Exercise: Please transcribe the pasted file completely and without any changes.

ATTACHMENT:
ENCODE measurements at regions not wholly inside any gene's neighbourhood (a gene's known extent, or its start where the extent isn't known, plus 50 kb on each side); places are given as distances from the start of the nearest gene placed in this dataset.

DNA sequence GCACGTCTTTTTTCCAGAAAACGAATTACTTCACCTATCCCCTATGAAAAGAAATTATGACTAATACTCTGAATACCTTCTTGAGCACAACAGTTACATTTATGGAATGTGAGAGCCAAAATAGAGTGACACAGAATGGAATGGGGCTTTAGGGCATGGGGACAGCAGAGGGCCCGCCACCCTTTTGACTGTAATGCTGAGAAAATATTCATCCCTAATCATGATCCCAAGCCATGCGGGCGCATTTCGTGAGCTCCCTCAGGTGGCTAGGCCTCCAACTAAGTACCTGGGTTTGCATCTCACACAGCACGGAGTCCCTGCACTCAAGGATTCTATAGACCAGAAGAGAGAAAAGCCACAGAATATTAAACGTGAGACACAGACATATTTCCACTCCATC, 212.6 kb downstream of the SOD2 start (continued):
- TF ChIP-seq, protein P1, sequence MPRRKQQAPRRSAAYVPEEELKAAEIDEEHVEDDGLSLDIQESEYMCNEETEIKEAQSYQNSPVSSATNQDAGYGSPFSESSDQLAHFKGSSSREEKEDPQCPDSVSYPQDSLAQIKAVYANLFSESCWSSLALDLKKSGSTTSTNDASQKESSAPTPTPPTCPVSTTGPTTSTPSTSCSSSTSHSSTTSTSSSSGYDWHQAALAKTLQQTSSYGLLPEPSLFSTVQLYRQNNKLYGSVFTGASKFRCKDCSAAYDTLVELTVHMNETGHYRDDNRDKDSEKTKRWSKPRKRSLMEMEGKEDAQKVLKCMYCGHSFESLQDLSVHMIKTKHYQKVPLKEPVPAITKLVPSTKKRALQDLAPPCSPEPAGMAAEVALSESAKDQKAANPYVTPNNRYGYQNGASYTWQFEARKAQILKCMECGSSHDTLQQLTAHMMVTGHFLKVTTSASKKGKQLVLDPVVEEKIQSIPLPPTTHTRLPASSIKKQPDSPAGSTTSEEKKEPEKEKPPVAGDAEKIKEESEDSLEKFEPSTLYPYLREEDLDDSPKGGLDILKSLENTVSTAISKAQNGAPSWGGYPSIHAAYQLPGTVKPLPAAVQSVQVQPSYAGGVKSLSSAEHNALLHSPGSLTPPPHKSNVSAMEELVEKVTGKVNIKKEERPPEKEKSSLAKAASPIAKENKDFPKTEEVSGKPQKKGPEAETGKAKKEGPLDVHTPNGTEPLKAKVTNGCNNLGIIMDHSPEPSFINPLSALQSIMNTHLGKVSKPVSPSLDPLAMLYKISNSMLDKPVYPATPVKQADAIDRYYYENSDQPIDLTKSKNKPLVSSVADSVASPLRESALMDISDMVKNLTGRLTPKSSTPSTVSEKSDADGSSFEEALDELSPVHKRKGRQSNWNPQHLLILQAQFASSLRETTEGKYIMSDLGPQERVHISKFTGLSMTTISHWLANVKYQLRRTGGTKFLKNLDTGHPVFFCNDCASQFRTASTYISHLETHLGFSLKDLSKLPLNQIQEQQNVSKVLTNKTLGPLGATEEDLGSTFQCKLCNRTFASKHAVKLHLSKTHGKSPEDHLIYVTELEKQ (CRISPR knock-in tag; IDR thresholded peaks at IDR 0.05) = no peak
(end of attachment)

ENCODE measurements at regions not wholly inside any gene's neighbourhood (a gene's known extent, or its start where the extent isn't known, plus 50 kb on each side); places are given as distances from the start of the nearest gene placed in this dataset.

DNA sequence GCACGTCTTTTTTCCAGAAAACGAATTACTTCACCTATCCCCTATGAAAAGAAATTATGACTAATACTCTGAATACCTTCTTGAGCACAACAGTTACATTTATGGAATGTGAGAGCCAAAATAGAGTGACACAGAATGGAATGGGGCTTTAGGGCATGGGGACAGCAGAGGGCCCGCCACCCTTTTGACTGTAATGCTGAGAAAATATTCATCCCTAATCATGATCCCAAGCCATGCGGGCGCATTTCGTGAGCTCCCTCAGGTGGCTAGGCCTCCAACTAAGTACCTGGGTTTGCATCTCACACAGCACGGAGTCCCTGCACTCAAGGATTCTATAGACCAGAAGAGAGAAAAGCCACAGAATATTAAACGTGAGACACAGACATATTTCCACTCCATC, 212.6 kb downstream of the SOD2 start (continued):
- TF ChIP-seq, protein P1, sequence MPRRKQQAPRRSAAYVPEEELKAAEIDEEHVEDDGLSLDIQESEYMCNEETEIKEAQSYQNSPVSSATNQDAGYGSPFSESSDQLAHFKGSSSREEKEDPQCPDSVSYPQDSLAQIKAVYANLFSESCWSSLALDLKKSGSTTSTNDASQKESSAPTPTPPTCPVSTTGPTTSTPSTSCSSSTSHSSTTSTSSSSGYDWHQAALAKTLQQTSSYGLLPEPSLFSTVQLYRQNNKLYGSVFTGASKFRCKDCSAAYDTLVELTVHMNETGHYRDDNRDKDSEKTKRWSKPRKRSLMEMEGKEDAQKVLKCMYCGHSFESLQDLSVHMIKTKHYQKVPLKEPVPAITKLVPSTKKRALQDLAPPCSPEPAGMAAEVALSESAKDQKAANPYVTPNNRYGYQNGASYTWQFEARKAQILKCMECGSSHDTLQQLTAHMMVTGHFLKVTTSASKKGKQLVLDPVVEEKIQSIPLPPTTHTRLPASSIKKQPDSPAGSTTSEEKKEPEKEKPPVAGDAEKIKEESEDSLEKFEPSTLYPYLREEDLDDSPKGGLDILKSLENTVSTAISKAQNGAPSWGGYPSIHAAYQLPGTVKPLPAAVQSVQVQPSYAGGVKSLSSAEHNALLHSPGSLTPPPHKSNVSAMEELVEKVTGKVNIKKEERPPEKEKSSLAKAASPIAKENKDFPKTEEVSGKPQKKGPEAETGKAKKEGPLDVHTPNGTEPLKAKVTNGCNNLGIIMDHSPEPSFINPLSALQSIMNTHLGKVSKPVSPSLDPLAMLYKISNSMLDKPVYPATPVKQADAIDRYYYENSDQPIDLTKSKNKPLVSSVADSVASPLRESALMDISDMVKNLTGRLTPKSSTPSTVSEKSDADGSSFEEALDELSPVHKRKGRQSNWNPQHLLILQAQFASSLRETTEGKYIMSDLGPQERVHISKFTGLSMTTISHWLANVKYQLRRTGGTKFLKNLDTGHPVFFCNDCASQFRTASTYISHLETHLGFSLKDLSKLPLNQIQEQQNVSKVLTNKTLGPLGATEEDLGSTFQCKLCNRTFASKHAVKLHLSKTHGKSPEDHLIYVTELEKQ (CRISPR knock-in tag; IDR thresholded peaks at IDR 0.05) = no peak